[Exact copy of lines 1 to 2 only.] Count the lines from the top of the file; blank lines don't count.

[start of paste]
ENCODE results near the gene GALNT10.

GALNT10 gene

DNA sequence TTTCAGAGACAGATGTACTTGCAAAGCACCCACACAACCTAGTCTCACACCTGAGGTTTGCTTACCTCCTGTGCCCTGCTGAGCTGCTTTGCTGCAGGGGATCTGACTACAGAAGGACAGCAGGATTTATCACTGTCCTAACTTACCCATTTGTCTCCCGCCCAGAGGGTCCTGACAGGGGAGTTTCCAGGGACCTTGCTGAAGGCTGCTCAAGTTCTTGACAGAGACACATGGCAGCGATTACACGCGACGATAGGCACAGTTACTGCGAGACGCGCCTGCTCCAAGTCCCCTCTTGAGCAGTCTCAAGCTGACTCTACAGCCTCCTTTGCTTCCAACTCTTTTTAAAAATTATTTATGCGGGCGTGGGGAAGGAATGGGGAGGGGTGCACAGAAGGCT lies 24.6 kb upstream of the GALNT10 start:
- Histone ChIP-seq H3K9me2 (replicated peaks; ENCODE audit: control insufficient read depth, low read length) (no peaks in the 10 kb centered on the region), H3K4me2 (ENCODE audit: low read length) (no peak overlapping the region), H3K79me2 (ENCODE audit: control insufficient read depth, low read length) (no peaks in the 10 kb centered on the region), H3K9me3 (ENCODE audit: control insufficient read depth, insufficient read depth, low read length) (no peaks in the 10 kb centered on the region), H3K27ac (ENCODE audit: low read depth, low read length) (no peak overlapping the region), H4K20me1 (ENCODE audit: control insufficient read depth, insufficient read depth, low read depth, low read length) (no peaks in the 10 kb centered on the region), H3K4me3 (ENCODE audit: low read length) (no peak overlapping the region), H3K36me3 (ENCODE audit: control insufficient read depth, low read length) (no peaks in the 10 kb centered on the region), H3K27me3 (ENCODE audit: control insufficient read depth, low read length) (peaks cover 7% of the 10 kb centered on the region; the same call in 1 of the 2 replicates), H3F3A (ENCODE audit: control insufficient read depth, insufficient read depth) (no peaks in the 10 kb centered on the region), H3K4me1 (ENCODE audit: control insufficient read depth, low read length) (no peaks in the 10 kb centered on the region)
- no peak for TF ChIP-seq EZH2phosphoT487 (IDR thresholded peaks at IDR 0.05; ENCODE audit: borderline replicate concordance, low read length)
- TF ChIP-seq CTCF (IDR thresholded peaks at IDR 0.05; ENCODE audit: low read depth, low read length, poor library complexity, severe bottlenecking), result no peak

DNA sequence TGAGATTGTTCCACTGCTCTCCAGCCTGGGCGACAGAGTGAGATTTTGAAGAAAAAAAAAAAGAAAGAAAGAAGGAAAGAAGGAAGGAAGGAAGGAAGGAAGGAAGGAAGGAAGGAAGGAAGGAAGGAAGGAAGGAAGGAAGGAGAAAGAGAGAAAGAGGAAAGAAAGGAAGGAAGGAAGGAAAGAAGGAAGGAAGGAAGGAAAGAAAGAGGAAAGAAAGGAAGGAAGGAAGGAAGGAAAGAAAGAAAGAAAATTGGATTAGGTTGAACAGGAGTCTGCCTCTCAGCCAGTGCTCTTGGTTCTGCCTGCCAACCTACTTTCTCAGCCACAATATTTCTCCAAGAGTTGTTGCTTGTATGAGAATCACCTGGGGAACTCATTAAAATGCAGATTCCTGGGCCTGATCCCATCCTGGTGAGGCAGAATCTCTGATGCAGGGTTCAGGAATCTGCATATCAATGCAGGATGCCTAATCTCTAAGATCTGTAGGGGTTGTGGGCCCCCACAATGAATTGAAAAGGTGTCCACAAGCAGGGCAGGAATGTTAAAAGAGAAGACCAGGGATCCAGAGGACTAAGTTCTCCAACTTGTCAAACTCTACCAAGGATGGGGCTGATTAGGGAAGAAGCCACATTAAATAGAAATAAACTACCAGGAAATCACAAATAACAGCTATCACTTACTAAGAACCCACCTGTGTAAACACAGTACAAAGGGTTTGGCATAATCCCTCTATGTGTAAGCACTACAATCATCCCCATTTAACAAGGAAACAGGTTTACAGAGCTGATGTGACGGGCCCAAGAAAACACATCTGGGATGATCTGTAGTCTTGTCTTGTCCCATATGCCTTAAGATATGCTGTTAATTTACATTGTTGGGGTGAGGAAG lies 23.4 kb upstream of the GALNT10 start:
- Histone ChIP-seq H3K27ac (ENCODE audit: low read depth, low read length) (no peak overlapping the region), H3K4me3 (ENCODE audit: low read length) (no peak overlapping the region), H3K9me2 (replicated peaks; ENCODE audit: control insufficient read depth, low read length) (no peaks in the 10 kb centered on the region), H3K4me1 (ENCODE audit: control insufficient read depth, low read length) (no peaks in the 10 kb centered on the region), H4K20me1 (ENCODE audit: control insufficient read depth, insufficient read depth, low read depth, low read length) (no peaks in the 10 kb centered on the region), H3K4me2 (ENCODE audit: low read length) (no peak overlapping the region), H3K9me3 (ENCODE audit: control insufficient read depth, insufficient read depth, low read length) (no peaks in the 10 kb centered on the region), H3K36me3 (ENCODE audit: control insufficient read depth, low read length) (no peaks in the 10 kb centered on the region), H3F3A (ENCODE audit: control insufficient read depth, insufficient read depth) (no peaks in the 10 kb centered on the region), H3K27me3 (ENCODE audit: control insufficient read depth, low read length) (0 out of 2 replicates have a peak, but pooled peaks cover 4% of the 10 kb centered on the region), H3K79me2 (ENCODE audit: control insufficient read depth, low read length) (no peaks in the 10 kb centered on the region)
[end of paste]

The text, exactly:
ENCODE results near the gene GALNT10.

GALNT10 gene